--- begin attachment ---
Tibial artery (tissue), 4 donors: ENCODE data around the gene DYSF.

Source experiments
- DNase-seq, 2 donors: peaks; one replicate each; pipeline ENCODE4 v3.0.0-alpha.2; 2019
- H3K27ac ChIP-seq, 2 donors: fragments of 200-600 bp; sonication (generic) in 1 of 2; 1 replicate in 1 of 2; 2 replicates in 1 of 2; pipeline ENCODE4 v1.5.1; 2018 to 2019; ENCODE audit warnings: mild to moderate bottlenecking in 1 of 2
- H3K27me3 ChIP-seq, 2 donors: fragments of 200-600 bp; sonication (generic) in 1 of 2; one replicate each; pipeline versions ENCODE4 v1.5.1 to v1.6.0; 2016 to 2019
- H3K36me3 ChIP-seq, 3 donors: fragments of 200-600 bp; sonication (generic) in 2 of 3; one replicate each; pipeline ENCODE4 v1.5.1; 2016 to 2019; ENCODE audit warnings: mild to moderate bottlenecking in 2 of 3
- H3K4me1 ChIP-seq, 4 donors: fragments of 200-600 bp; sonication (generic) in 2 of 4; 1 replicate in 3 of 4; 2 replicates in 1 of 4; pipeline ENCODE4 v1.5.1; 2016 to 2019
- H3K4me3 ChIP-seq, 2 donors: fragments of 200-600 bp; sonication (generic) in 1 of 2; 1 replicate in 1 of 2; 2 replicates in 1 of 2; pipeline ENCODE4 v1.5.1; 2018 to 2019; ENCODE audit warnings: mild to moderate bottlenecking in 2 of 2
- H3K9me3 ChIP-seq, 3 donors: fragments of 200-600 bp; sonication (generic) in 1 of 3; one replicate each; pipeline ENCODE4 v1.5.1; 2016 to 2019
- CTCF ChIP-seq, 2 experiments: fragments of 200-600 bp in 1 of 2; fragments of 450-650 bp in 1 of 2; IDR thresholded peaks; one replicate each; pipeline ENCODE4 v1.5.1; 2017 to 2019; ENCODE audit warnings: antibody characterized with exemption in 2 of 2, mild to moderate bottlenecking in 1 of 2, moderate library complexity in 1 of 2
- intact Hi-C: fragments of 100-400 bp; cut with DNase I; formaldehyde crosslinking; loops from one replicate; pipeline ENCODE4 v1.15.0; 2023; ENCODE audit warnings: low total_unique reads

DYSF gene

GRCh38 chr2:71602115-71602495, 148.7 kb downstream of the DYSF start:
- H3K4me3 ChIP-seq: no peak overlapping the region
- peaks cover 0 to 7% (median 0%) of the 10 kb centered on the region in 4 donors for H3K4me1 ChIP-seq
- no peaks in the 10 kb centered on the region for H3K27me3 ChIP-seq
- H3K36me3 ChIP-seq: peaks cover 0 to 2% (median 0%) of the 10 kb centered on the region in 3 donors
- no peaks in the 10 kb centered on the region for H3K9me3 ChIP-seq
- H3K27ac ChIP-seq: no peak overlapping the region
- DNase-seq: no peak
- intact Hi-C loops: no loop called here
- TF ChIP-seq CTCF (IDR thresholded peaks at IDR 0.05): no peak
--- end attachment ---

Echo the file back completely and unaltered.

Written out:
Tibial artery (tissue), 4 donors: ENCODE data around the gene DYSF.

Source experiments
- DNase-seq, 2 donors: peaks; one replicate each; pipeline ENCODE4 v3.0.0-alpha.2; 2019
- H3K27ac ChIP-seq, 2 donors: fragments of 200-600 bp; sonication (generic) in 1 of 2; 1 replicate in 1 of 2; 2 replicates in 1 of 2; pipeline ENCODE4 v1.5.1; 2018 to 2019; ENCODE audit warnings: mild to moderate bottlenecking in 1 of 2
- H3K27me3 ChIP-seq, 2 donors: fragments of 200-600 bp; sonication (generic) in 1 of 2; one replicate each; pipeline versions ENCODE4 v1.5.1 to v1.6.0; 2016 to 2019
- H3K36me3 ChIP-seq, 3 donors: fragments of 200-600 bp; sonication (generic) in 2 of 3; one replicate each; pipeline ENCODE4 v1.5.1; 2016 to 2019; ENCODE audit warnings: mild to moderate bottlenecking in 2 of 3
- H3K4me1 ChIP-seq, 4 donors: fragments of 200-600 bp; sonication (generic) in 2 of 4; 1 replicate in 3 of 4; 2 replicates in 1 of 4; pipeline ENCODE4 v1.5.1; 2016 to 2019
- H3K4me3 ChIP-seq, 2 donors: fragments of 200-600 bp; sonication (generic) in 1 of 2; 1 replicate in 1 of 2; 2 replicates in 1 of 2; pipeline ENCODE4 v1.5.1; 2018 to 2019; ENCODE audit warnings: mild to moderate bottlenecking in 2 of 2
- H3K9me3 ChIP-seq, 3 donors: fragments of 200-600 bp; sonication (generic) in 1 of 3; one replicate each; pipeline ENCODE4 v1.5.1; 2016 to 2019
- CTCF ChIP-seq, 2 experiments: fragments of 200-600 bp in 1 of 2; fragments of 450-650 bp in 1 of 2; IDR thresholded peaks; one replicate each; pipeline ENCODE4 v1.5.1; 2017 to 2019; ENCODE audit warnings: antibody characterized with exemption in 2 of 2, mild to moderate bottlenecking in 1 of 2, moderate library complexity in 1 of 2
- intact Hi-C: fragments of 100-400 bp; cut with DNase I; formaldehyde crosslinking; loops from one replicate; pipeline ENCODE4 v1.15.0; 2023; ENCODE audit warnings: low total_unique reads

DYSF gene

GRCh38 chr2:71602115-71602495, 148.7 kb downstream of the DYSF start:
- H3K4me3 ChIP-seq: no peak overlapping the region
- peaks cover 0 to 7% (median 0%) of the 10 kb centered on the region in 4 donors for H3K4me1 ChIP-seq
- no peaks in the 10 kb centered on the region for H3K27me3 ChIP-seq
- H3K36me3 ChIP-seq: peaks cover 0 to 2% (median 0%) of the 10 kb centered on the region in 3 donors
- no peaks in the 10 kb centered on the region for H3K9me3 ChIP-seq
- H3K27ac ChIP-seq: no peak overlapping the region
- DNase-seq: no peak
- intact Hi-C loops: no loop called here
- TF ChIP-seq CTCF (IDR thresholded peaks at IDR 0.05): no peak